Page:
The study on kinship terminology is concerned with the treatment of terms in dictionaries. Studies of this nature have been undertaken about several African languages, but such studies on Setswana were limited and were done a long time ago. The motive behind looking at kinship terms is that the researcher, being a native speaker of Setswana, has realised that entries of kinship terms in dictionaries are not satisfactory or, in some cases, do not exist at all. The study is aimed at investigating entries of Setswana kinship terms and evaluating their appropriateness. There are cases where no entries exist, hence the researcher intends to come up with definitions for such terms. In cases of ambiguity, that is, where a term can be used to refer to more than one relation, the researcher will identify the other instances where such a term can be used. In addition, the researcher aims at comparing Setswana with other Sotho languages. There are cases where these languages use borrowed words because of their integration with other languages in their localities, especially with Afrikaans. The study is divided into six chapters. The first deals with the introduction to the study of Setswana kinship terminology, the statement of the problem, aim of the study, research methodology and the scope of the study. The second chapter deals with the theoretical background of kinship. Chapter 3 covers kinship terminology with reference to the man’s family. The treatment of kinship terms in dictionaries is also discussed. Chapter 4 is almost similar to the preceding chapter, but deals with kinship terminology pertaining to the man’s wife’s relatives. The fifth chapter provides a mono-lingual glossary of kinship terminology in Setswana. The sixth and last chapter contains the conclusion as well as recommendations by the researcher.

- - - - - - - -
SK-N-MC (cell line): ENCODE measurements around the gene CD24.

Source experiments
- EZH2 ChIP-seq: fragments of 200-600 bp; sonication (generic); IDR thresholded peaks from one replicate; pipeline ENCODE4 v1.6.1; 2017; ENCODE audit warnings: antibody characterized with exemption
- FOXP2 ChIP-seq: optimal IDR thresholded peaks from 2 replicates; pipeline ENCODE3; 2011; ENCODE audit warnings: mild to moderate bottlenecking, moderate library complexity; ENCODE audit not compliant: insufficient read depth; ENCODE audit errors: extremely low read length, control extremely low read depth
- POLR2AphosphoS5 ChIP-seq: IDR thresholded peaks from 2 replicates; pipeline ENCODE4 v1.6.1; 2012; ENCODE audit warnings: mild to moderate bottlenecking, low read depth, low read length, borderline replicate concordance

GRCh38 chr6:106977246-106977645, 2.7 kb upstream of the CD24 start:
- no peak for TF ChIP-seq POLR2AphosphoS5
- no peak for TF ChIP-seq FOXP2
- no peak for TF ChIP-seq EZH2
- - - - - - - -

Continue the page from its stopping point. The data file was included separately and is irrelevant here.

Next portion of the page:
Dissertation (MA (Setswana))--University of Pretoria, 2006.